-“Doctor…Every time I buy something for my nephews, I got to explain my life choices.”

Karen is a wealthy middle-aged lawyer that, by choice, has not had children. She joined the ranks of millions of women worldwide that made that choice. The latest Census figures in the USA showed that 47.6% of women between the ages of 15 and 44 did not have children in 2014, up from 46% in 2012.

Alina Tugend says that “despite these statistics, the majority of marketing talks to adult women like they are all moms or want to be mothers…” Melanie Notkin, author of “Otherhood: Modern women finding a new kind of Happiness”, wonders why companies ignore this demographic group.

One big reason is commercial inertia as long observed marketing studies show that the woman in a household usually makes the buying decisions. Another one may be “political correctness” as marketers are wary to offend these women who may be childless by choice or by chance. Who knows?

Besides spending a lot of resources on their nephews and pets, the NotMoms also spend more on beauty products, premium food and foreign travel. Unburdened by the scholarly obligations for children, both in terms of time and resources, that traditional families have, they spend much more freely.

Our society still views women without children differently from those that have them, a mixture of low-key prejudice, ignorance and bewilderment. The same holds true for the workplace where childless women usually have to shoulder an extra burden to cover for never ending family emergencies.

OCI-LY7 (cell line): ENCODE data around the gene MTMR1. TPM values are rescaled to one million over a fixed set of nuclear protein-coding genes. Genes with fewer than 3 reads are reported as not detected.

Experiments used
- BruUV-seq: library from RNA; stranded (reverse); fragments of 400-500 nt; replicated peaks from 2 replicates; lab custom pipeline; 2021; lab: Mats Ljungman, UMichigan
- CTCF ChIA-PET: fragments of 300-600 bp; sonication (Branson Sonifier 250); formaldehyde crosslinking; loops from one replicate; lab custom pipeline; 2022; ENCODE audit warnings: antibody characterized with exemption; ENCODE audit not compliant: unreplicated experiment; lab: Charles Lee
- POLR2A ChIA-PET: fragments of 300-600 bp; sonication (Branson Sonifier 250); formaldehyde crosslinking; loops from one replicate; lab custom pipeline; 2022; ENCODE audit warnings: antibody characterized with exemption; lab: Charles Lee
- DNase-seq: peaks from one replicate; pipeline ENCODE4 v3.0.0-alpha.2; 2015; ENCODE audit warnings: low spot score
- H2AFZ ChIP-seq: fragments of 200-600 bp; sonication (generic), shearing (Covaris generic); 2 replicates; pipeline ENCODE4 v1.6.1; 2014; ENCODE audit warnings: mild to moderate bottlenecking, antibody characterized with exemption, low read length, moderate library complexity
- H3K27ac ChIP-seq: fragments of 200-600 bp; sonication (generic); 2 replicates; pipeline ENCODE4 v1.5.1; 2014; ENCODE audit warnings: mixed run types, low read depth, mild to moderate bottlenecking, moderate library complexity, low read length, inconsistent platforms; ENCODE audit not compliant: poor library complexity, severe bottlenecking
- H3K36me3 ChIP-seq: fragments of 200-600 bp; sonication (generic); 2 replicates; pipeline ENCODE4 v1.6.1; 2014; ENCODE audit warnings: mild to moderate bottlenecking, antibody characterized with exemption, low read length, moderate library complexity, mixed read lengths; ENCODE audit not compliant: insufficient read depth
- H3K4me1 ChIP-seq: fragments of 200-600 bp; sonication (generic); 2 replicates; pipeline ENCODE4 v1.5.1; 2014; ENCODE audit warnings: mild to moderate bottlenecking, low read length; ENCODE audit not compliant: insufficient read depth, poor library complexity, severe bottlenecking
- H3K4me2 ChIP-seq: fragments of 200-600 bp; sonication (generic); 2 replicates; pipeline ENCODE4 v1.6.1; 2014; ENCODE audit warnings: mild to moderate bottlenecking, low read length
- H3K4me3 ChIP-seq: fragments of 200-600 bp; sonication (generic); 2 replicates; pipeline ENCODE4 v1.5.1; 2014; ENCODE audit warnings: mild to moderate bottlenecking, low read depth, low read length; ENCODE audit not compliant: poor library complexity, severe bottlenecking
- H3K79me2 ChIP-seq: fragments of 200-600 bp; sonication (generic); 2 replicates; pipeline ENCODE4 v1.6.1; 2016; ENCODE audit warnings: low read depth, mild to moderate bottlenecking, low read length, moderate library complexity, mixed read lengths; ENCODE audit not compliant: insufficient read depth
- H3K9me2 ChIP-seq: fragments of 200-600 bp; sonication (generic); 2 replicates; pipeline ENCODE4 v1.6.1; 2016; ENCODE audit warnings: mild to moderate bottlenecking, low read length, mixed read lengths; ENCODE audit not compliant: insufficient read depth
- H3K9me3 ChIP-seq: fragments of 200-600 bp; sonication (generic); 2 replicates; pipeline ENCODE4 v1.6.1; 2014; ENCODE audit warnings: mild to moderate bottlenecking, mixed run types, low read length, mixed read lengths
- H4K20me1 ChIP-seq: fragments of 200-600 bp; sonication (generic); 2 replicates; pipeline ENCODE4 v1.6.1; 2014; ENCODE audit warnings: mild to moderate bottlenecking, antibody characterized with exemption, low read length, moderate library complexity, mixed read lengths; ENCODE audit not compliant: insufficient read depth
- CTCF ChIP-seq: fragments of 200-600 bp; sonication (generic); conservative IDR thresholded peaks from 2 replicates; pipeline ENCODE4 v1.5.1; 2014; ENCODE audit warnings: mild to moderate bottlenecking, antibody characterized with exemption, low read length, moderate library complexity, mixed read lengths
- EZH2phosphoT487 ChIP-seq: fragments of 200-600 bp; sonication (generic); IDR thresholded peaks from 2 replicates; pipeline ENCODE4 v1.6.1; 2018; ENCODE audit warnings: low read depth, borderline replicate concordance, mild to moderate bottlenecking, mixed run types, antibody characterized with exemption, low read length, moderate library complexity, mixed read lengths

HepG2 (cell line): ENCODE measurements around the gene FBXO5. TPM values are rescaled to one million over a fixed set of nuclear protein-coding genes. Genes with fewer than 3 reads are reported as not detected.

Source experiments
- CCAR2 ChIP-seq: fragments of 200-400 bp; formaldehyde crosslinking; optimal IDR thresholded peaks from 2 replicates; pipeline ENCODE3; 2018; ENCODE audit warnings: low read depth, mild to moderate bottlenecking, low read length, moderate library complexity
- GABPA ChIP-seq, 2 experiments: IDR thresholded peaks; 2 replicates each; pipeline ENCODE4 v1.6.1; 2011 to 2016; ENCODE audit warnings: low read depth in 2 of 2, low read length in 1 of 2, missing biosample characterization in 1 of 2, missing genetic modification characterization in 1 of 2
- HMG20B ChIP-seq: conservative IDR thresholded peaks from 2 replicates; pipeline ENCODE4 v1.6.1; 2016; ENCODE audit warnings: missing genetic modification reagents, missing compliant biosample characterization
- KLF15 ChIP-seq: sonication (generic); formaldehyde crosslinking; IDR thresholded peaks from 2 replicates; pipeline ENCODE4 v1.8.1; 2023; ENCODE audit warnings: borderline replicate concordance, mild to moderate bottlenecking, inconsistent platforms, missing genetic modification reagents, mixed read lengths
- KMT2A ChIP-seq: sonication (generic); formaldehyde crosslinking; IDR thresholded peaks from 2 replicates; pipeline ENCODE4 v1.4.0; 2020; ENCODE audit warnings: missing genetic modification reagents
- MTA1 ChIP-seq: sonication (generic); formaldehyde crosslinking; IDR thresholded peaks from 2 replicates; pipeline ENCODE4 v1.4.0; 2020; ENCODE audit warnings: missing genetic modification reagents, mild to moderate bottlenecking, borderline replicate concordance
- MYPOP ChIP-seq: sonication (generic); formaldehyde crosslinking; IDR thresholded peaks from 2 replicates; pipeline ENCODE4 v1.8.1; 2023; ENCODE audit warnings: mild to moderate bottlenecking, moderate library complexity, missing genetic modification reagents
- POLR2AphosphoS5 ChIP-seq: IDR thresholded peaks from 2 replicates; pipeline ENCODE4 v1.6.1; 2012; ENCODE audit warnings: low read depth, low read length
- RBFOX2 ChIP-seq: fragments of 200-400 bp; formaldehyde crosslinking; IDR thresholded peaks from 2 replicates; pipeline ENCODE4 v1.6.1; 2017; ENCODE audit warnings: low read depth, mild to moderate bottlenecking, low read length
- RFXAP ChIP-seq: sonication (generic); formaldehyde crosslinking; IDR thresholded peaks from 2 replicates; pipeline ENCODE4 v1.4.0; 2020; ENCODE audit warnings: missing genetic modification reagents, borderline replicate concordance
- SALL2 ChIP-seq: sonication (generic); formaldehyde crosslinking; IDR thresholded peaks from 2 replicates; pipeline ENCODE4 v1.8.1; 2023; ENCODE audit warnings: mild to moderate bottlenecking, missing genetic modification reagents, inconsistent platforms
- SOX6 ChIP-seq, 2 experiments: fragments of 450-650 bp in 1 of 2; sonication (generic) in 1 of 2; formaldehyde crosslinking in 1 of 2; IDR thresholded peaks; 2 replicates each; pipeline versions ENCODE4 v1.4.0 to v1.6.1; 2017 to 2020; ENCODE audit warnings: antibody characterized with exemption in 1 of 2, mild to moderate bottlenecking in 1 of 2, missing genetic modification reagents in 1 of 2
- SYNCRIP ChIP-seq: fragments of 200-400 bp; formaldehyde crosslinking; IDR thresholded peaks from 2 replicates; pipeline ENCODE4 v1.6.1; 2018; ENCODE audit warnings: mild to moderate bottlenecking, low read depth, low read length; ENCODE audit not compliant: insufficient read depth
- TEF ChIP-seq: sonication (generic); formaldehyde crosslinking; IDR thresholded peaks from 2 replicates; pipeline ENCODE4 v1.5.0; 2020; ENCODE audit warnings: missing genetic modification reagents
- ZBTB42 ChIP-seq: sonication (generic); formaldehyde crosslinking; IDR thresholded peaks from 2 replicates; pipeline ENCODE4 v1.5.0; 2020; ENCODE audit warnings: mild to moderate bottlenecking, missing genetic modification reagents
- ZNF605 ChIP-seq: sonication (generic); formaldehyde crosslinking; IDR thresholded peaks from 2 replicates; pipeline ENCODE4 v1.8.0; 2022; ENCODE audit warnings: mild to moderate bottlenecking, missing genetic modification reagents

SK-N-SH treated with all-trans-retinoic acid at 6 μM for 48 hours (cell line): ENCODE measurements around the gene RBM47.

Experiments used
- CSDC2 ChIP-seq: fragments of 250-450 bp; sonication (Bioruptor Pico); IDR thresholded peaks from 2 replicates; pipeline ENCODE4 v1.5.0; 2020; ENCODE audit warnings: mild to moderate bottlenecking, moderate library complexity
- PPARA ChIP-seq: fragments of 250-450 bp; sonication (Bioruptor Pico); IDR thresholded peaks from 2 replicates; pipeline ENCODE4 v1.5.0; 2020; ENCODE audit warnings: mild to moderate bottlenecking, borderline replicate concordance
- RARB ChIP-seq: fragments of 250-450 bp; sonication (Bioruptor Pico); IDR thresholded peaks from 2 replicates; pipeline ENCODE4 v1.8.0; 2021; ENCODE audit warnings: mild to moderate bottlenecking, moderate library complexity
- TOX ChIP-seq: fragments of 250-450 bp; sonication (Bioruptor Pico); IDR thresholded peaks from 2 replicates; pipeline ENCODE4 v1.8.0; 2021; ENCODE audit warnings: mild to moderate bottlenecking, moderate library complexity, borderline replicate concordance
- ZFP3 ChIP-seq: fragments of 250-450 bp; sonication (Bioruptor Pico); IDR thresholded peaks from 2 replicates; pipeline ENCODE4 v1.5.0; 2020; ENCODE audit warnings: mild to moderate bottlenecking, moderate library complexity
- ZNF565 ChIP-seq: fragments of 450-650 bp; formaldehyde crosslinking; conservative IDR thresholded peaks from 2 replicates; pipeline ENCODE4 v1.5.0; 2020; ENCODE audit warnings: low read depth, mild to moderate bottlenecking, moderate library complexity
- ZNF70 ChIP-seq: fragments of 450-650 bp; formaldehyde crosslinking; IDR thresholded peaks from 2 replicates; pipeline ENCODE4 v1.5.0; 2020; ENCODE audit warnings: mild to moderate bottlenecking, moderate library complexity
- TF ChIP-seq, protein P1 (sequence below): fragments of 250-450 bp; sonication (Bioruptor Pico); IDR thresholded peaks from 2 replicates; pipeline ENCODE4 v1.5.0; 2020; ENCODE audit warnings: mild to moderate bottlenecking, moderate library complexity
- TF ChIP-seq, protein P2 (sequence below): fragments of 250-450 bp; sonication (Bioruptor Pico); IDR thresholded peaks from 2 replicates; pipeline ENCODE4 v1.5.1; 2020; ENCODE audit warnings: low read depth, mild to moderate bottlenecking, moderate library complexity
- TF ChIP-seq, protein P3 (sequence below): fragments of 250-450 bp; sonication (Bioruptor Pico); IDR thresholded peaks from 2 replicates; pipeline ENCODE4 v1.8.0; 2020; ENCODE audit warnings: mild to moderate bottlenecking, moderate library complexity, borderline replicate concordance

In my novel, I do not portray one childless woman but two. One of them is Matilda, the aunt of Emily, one of my three main characters; the other one is Yamira, the Touareg nanny that has reared Didier, another main character. They chose not to have their own children but became surrogate mothers that gave critical emotional support and care assistance to their loved ones.

What do you think? Please tell us.

Don’t leave me alone.

10 thoughts on “The NotMom woman

  1. It’s all true. There’s a negative social stigma for NonMoms, which is a heavy burden to carry. Motherhood is expected of women.
    It turns out, paradoxically, they who consciously made the choice of having no kids are in a worse position than numerous mothers who are drug addicts, alcoholics, child abusers.

    On the other hand, no kids does not necessarily mean putting your career first and being more ambitious.

    1. Again I have to congratulate you my dear Bojana for “daring” to put a thoughtful commentary, even though quite a few women (some without kids) had read this article before you did. Bravo!

      1. Maybe because I understand both. I was in their shoes once (not wanting kids) and, interestingly, noticed discrimination in both cases. When I was childless, I was frequently asked about my future plans (and they didn’t have professional ones in mind). Then again, many weren’t pleased either when I got a kid. I guess employers are prone to thinking moms would always stay at home if the child say got sick, rather than coming to work. You know what? They are right. Can’t I call in sick every now or then? Well, this depends on where you live/work and if laws are adhered to.

      2. Dear Bojana, family should come first, even for men. That’s why in modern societies there are special days allowed to take care of a sick child, for women AND men alike.

    2. It’s so nice to wake up and read the words of such an intelligent and courageous lady like yourself dear while I have my first cup of coffee.

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